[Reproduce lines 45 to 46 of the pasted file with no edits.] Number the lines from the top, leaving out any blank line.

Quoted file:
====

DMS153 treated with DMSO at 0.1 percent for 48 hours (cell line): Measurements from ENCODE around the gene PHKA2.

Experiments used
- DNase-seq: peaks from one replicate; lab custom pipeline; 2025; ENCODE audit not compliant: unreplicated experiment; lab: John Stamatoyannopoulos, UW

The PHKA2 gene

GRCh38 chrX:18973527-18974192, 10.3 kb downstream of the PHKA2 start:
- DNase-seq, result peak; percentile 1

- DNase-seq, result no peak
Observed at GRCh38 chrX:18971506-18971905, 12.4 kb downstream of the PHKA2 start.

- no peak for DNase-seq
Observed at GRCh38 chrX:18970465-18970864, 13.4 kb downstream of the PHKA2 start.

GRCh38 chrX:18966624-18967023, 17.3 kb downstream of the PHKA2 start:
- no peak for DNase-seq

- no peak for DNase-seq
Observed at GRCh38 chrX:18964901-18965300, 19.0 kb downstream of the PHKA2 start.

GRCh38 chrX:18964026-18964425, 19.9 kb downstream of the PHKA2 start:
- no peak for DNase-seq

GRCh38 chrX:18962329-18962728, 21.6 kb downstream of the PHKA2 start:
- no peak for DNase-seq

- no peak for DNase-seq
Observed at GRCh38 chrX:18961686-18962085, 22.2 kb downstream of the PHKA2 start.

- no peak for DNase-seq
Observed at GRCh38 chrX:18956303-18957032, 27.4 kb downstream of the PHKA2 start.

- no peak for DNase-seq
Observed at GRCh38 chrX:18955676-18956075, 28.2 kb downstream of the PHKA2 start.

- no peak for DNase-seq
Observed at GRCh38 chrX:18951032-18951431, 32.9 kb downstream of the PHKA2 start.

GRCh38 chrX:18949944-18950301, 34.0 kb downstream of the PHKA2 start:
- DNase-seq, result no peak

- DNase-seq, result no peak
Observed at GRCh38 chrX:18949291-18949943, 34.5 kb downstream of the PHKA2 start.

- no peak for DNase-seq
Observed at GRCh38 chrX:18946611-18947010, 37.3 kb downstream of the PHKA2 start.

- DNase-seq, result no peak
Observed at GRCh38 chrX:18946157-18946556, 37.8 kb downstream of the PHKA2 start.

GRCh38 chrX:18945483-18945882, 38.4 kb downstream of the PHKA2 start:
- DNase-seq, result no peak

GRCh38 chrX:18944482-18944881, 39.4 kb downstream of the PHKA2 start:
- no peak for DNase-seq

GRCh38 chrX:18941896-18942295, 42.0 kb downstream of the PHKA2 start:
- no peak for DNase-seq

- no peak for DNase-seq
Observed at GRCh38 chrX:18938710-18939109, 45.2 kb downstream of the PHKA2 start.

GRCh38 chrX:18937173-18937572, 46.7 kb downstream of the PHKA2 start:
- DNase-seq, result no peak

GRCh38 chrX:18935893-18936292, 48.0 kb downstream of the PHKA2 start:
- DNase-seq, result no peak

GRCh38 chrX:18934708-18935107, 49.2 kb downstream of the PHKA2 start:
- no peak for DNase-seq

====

GRCh38 chrX:18935893-18936292, 48.0 kb downstream of the PHKA2 start:
- DNase-seq, result no peak